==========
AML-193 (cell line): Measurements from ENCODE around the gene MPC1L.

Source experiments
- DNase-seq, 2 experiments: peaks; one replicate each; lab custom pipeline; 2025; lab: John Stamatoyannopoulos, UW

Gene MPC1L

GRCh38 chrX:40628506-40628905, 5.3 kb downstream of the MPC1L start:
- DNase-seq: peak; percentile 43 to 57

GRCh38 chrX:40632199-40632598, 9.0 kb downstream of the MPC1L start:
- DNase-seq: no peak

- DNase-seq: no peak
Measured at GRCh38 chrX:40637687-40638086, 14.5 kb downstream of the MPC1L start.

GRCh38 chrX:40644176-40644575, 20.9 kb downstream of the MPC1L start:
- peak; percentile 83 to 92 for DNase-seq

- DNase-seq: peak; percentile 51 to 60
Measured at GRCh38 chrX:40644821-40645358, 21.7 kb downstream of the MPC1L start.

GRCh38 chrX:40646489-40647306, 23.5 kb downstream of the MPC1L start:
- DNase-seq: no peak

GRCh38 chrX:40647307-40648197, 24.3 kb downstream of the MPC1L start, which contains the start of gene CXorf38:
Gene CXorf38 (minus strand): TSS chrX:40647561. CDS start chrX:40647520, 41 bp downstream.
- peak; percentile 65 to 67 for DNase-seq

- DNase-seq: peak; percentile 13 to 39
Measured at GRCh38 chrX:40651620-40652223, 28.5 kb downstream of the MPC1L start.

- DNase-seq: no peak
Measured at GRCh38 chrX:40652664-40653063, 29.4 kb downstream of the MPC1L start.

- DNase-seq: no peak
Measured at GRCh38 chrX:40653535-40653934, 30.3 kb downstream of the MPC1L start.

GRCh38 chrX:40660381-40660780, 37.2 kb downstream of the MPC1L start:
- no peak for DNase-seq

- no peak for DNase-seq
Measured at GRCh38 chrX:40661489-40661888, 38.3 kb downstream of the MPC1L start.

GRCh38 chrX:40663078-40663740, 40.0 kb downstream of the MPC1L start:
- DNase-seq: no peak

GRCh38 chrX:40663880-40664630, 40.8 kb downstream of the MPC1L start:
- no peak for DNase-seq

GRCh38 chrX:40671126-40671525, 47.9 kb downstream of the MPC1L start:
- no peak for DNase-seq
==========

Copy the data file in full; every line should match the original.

AML-193 (cell line): Measurements from ENCODE around the gene MPC1L.

Source experiments
- DNase-seq, 2 experiments: peaks; one replicate each; lab custom pipeline; 2025; lab: John Stamatoyannopoulos, UW

Gene MPC1L

GRCh38 chrX:40628506-40628905, 5.3 kb downstream of the MPC1L start:
- DNase-seq: peak; percentile 43 to 57

GRCh38 chrX:40632199-40632598, 9.0 kb downstream of the MPC1L start:
- DNase-seq: no peak

- DNase-seq: no peak
Measured at GRCh38 chrX:40637687-40638086, 14.5 kb downstream of the MPC1L start.

GRCh38 chrX:40644176-40644575, 20.9 kb downstream of the MPC1L start:
- peak; percentile 83 to 92 for DNase-seq

- DNase-seq: peak; percentile 51 to 60
Measured at GRCh38 chrX:40644821-40645358, 21.7 kb downstream of the MPC1L start.

GRCh38 chrX:40646489-40647306, 23.5 kb downstream of the MPC1L start:
- DNase-seq: no peak

GRCh38 chrX:40647307-40648197, 24.3 kb downstream of the MPC1L start, which contains the start of gene CXorf38:
Gene CXorf38 (minus strand): TSS chrX:40647561. CDS start chrX:40647520, 41 bp downstream.
- peak; percentile 65 to 67 for DNase-seq

- DNase-seq: peak; percentile 13 to 39
Measured at GRCh38 chrX:40651620-40652223, 28.5 kb downstream of the MPC1L start.

- DNase-seq: no peak
Measured at GRCh38 chrX:40652664-40653063, 29.4 kb downstream of the MPC1L start.

- DNase-seq: no peak
Measured at GRCh38 chrX:40653535-40653934, 30.3 kb downstream of the MPC1L start.

GRCh38 chrX:40660381-40660780, 37.2 kb downstream of the MPC1L start:
- no peak for DNase-seq

- no peak for DNase-seq
Measured at GRCh38 chrX:40661489-40661888, 38.3 kb downstream of the MPC1L start.

GRCh38 chrX:40663078-40663740, 40.0 kb downstream of the MPC1L start:
- DNase-seq: no peak

GRCh38 chrX:40663880-40664630, 40.8 kb downstream of the MPC1L start:
- no peak for DNase-seq

GRCh38 chrX:40671126-40671525, 47.9 kb downstream of the MPC1L start:
- no peak for DNase-seq